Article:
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What gives objects mass? Guardian science correspondent Sample explains the current theory behind this tantalizing question, a theory based on a mysterious, fundamental particle called the Higgs boson, which cannot be broken down into smaller particles and imbued matter with mass right after the Big Bang. The theory, developed by Peter Higgs in 1964, was elegant and neatly filled in a hole in the list of elementary particles--but the Higgs boson could only be found with particle accelerators much more powerful than those then in existence. Physicists in Europe and the U.S. dueled to build such an accelerator but have yet to isolate the Higgs boson. Inconsistent funding, some name-calling, wild publicity over the possibility of a superpowerful accelerator turning into a "doomsday machine," expensive lab accidents and acts of sabotage create a roller-coaster of a tale. Sample keeps the physics accessible, but the real pleasure is in the personalities and drama he reveals behind the hunt for one of the most elusive objects in the universe. (Nov.) (c)
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Graham Farmelo, Guardian (London)
“[Peter] Higgs himself has proved almost as elusive as his eponymous particle. Until now. Ian Sample.... persevered long enough to secure an interview with him, and the results are among the highlights of Massive, a lively account of the genesis of both the LHC and its most famous particulate quarry....Sample has interviewed quite a few other leading scientists, too, and proves adept at prising insights from them....We are kept hooked by its fine reportage, which makes clear the sheer achievement of the scientists and engineers who have built the LHC, the most complex machine ever made in the service of pure science. We learn, too, of the many theoretical concepts that will be probed by it.”
Sadly, this book is like so many others that are supposed to be about science; it's *actually* about the people who created the science, rather than the science itself. Read morePublished 11 months ago by T. Hill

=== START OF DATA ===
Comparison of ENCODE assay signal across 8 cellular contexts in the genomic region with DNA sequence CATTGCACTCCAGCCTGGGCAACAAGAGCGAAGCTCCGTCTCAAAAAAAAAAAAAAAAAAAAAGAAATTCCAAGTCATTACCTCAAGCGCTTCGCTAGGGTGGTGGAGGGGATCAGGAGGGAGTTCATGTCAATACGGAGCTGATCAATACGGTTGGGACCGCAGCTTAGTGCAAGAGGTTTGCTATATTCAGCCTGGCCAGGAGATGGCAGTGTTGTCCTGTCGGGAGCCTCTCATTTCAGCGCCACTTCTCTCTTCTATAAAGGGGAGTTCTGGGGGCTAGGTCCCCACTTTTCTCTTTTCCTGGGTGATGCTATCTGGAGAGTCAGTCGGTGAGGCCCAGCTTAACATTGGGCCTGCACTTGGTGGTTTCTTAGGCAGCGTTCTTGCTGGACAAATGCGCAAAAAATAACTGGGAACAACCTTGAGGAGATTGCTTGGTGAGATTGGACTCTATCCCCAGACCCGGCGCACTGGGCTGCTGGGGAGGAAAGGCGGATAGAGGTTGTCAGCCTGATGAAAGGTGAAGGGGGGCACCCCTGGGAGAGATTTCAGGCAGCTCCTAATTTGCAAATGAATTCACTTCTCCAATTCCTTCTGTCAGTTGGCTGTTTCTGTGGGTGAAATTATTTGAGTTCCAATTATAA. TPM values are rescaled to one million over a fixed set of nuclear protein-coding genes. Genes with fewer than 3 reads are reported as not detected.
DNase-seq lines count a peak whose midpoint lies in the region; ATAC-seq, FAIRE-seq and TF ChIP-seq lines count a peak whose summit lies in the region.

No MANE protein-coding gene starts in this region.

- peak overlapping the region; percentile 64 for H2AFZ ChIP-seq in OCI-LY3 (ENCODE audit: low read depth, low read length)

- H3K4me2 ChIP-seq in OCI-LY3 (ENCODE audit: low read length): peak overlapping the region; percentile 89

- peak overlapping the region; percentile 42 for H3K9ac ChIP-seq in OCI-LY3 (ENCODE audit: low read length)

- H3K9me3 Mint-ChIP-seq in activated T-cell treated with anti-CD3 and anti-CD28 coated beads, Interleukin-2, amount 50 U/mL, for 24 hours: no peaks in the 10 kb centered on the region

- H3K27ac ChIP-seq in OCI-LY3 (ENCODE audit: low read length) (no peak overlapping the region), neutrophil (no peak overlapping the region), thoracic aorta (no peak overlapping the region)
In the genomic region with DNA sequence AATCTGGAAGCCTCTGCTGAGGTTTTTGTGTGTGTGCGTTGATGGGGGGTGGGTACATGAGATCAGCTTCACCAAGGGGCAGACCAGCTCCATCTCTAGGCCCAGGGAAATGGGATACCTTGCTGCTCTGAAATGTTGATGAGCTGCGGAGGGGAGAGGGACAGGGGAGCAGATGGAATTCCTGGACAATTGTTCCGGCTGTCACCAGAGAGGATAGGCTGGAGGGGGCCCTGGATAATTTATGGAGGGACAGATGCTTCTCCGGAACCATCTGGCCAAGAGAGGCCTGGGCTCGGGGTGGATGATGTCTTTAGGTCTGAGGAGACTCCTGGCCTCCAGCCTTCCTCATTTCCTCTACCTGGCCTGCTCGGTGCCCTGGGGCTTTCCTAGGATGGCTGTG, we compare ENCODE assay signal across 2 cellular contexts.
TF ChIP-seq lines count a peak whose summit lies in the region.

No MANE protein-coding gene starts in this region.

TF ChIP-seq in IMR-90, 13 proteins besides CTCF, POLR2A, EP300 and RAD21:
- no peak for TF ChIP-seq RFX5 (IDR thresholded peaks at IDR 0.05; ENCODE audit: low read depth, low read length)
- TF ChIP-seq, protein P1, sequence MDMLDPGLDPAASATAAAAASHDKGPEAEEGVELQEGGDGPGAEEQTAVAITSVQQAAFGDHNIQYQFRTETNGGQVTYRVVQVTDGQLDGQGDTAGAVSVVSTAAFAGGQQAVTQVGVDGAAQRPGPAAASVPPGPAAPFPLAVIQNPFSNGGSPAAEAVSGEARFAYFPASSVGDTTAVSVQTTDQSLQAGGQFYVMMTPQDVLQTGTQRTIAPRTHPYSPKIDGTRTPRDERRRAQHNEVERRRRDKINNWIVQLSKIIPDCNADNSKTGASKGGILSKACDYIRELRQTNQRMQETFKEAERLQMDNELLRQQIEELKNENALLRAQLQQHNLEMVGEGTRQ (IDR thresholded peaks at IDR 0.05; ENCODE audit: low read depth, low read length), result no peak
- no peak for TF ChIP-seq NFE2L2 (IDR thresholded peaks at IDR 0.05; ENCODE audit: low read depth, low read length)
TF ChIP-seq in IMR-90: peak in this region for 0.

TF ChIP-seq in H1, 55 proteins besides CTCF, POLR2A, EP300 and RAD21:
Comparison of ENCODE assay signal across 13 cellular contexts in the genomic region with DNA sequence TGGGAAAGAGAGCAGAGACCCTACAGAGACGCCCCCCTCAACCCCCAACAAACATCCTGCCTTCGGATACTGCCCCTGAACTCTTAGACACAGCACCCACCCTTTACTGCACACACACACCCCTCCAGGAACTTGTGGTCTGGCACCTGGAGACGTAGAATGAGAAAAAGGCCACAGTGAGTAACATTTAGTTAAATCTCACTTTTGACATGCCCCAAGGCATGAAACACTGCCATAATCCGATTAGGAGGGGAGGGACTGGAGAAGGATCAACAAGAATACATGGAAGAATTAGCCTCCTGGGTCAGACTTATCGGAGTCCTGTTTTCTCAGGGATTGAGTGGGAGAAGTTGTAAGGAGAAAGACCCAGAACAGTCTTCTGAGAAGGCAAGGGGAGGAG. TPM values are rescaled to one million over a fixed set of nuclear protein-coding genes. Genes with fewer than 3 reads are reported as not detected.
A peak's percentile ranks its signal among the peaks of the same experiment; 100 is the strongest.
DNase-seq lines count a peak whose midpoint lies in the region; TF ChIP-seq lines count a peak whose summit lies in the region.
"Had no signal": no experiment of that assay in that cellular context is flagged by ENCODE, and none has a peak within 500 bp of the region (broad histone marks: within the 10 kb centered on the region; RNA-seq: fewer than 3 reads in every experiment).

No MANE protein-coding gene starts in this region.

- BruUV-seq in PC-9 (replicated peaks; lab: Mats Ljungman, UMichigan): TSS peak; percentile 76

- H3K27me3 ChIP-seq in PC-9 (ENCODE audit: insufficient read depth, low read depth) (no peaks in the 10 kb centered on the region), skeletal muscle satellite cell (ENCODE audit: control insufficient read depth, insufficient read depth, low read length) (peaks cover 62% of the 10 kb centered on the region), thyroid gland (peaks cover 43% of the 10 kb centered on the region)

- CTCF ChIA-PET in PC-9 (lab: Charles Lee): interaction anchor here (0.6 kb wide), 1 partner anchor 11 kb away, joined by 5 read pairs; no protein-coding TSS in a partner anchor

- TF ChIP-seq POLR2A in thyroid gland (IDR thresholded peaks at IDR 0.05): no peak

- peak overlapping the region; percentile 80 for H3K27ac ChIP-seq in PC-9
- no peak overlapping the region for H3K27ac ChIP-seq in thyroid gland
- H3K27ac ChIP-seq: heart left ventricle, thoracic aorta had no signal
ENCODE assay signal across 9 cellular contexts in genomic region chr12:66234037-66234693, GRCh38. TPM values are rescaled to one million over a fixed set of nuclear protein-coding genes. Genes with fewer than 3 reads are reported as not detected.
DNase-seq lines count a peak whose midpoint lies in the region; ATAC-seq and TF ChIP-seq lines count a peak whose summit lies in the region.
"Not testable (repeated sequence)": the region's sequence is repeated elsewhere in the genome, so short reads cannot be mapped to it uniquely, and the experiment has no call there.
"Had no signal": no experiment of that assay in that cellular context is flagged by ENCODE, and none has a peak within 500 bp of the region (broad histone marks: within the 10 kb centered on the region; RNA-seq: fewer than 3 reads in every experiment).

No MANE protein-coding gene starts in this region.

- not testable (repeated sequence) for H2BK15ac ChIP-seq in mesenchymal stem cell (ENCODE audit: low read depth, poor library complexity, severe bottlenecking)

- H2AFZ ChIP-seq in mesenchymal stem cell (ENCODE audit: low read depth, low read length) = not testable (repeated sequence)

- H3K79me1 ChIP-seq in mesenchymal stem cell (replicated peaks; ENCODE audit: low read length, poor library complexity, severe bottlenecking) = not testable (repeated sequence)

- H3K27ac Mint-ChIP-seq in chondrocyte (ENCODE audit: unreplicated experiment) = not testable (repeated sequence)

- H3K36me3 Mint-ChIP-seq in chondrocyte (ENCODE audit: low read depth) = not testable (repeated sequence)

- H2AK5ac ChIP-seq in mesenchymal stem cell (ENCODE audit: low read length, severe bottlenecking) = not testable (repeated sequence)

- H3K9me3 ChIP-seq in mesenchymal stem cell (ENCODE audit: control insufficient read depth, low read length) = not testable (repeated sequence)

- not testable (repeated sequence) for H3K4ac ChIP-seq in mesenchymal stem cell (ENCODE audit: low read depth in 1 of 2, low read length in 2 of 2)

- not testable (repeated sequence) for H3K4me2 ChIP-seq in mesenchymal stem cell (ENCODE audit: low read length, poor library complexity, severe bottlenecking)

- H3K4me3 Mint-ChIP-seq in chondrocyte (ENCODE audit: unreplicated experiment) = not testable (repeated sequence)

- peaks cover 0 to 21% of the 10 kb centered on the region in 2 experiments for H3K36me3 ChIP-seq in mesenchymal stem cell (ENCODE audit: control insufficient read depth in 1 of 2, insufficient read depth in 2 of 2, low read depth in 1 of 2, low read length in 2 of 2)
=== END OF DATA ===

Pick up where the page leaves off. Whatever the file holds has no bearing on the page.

This book is a great read for anyone looking for background
on the hoopla surrounding the Higgs Boson (actually written two years
before the discovery). Read more
Investigative journalists that get this close to the action are rare indeed, Ian Sample could easily be seen as one of the Higgs team. Read morePublished on May 18, 2013 by Ray
I purchased this in order to learn about the Higg's mechanism, but only walked away with a history lesson. Read morePublished on May 12, 2013 by S. Sacek
This book was one five recommended in "The New York Times" as good sources of understanding of the search for the Higgs boson. Why was finding evidence of the boson important? Read morePublished on March 28, 2013 by Fred W. Hallberg
As a retired engineer, I do a little test in a book store to see if a popular technical book is worth buying. I open it at one or two random spots and see if I learn anything. Read morePublished on March 6, 2013 by Donald E. Fulton
Excellent primer on the Higgs particle for the non-scientist! Provides a solid history and explanation of the Standard Model of Particle Physics as well. Read morePublished on February 19, 2013 by P. Gagliardi
I enjoyed the more narrative form of writing out of all of the physics books I have read this year. Dealing with theories not yet fully understood and explaining collider that few... Read morePublished on February 15, 2013 by nathan
Since the other comments are already quite detailed, I would just add that I agree with those who give it 5 stars. Read morePublished on July 11, 2012 by Robert Ginsberg